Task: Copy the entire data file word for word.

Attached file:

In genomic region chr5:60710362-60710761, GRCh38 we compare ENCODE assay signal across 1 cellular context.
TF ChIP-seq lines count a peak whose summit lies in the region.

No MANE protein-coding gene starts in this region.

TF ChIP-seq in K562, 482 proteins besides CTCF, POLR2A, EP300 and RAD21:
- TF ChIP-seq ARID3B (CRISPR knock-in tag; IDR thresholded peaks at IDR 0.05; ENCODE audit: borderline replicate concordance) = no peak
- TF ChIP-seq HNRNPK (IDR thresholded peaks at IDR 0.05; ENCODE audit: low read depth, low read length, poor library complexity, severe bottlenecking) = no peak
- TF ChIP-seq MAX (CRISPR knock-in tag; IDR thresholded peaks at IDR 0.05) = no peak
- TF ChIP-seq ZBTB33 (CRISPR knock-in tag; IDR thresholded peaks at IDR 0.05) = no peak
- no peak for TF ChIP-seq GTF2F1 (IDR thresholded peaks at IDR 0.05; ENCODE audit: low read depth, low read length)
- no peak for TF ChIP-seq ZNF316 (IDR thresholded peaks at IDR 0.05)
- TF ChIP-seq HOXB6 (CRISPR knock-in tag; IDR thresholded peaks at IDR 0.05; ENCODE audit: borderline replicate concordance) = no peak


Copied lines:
In genomic region chr5:60710362-60710761, GRCh38 we compare ENCODE assay signal across 1 cellular context.
TF ChIP-seq lines count a peak whose summit lies in the region.

No MANE protein-coding gene starts in this region.

TF ChIP-seq in K562, 482 proteins besides CTCF, POLR2A, EP300 and RAD21:
- TF ChIP-seq ARID3B (CRISPR knock-in tag; IDR thresholded peaks at IDR 0.05; ENCODE audit: borderline replicate concordance) = no peak
- TF ChIP-seq HNRNPK (IDR thresholded peaks at IDR 0.05; ENCODE audit: low read depth, low read length, poor library complexity, severe bottlenecking) = no peak
- TF ChIP-seq MAX (CRISPR knock-in tag; IDR thresholded peaks at IDR 0.05) = no peak
- TF ChIP-seq ZBTB33 (CRISPR knock-in tag; IDR thresholded peaks at IDR 0.05) = no peak
- no peak for TF ChIP-seq GTF2F1 (IDR thresholded peaks at IDR 0.05; ENCODE audit: low read depth, low read length)
- no peak for TF ChIP-seq ZNF316 (IDR thresholded peaks at IDR 0.05)
- TF ChIP-seq HOXB6 (CRISPR knock-in tag; IDR thresholded peaks at IDR 0.05; ENCODE audit: borderline replicate concordance) = no peak